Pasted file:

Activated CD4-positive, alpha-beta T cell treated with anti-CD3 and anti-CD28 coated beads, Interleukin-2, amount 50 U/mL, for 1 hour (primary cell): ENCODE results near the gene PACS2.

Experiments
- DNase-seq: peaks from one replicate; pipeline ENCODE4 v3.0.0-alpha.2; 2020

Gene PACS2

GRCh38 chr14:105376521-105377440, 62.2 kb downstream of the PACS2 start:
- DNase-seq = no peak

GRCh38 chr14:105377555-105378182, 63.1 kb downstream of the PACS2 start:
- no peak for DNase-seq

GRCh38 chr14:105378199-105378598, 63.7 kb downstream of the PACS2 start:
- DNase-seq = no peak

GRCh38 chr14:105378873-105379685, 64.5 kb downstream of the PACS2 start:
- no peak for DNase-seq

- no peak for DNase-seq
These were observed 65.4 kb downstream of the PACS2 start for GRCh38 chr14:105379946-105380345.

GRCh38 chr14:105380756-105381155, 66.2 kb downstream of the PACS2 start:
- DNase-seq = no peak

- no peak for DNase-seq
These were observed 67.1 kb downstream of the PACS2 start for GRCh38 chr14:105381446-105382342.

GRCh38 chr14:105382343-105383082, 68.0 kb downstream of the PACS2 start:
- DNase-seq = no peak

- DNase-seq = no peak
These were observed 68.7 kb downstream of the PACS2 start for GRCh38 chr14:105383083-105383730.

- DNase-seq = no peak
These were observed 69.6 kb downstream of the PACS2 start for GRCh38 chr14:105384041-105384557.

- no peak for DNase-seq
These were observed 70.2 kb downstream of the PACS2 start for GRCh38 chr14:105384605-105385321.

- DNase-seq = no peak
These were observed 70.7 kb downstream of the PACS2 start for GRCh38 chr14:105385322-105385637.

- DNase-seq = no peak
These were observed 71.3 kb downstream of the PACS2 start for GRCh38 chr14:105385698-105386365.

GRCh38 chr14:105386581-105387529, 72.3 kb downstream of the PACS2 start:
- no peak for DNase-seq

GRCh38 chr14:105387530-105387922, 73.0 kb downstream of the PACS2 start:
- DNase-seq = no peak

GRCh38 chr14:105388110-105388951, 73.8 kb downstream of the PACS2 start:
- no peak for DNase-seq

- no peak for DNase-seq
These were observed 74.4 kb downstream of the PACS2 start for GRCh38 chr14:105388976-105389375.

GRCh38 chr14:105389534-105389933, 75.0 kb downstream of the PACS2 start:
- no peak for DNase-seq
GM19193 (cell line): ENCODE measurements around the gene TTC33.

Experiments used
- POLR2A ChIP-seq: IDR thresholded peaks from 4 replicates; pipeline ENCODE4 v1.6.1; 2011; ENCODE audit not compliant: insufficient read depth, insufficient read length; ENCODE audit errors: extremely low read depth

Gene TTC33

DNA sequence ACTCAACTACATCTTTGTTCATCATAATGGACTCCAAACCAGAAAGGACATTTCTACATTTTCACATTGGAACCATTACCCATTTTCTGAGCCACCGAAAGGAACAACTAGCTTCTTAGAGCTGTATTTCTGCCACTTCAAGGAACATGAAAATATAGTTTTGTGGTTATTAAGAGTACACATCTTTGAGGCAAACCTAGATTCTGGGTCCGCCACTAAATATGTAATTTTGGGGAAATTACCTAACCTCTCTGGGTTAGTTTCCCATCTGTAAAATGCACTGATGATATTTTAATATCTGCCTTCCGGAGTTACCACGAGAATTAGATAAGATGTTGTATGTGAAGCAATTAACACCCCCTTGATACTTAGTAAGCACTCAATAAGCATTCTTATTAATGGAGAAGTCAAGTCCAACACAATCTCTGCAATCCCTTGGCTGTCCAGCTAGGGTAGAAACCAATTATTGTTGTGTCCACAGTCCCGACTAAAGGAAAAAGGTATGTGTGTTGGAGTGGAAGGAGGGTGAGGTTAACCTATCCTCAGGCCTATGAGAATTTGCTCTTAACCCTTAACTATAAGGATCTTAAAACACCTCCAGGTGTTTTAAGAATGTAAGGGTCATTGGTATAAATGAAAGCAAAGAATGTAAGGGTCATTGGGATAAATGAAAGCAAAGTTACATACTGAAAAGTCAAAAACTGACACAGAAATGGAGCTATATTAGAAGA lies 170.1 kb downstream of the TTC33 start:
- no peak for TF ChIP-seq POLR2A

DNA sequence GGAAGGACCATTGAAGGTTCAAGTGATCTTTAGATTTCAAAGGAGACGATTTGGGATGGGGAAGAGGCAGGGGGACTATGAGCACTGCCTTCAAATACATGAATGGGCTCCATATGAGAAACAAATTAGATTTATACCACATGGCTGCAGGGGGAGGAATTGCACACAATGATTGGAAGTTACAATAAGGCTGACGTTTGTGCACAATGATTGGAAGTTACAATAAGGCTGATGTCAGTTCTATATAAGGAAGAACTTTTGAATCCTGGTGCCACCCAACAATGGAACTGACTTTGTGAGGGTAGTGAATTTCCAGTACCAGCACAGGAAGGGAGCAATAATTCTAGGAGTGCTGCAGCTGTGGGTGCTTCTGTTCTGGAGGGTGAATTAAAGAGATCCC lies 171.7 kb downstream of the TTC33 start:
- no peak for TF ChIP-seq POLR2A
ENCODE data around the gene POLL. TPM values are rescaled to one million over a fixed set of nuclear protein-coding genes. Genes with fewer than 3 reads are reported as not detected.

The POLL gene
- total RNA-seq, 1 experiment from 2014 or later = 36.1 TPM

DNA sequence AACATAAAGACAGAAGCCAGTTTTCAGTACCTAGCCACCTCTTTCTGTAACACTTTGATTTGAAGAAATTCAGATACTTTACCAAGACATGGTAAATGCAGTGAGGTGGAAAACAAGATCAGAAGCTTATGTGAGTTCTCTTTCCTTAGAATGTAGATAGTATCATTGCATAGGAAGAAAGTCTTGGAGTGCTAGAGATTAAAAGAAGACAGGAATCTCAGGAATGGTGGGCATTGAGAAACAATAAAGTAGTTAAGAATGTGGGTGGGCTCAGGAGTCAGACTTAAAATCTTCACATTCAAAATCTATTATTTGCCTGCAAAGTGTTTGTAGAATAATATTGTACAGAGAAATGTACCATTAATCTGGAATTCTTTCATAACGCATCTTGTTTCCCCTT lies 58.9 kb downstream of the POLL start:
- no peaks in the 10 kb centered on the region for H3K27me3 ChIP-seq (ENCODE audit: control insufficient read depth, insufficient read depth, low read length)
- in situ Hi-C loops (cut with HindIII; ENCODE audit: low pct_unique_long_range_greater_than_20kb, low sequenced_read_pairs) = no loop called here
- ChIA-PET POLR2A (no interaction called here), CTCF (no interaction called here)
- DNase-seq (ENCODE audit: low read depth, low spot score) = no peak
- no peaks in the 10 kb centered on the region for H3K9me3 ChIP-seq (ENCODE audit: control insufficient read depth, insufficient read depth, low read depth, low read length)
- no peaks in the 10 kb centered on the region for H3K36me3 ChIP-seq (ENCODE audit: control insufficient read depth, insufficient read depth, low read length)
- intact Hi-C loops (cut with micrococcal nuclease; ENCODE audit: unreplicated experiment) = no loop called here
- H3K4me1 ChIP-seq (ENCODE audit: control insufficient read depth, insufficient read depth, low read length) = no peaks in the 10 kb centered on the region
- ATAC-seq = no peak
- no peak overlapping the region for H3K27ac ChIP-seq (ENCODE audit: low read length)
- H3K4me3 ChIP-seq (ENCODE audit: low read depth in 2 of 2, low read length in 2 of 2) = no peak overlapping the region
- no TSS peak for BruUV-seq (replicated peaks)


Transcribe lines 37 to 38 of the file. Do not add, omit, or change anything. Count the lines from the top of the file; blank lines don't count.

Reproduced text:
- no peak for DNase-seq
These were observed 74.4 kb downstream of the PACS2 start for GRCh38 chr14:105388976-105389375.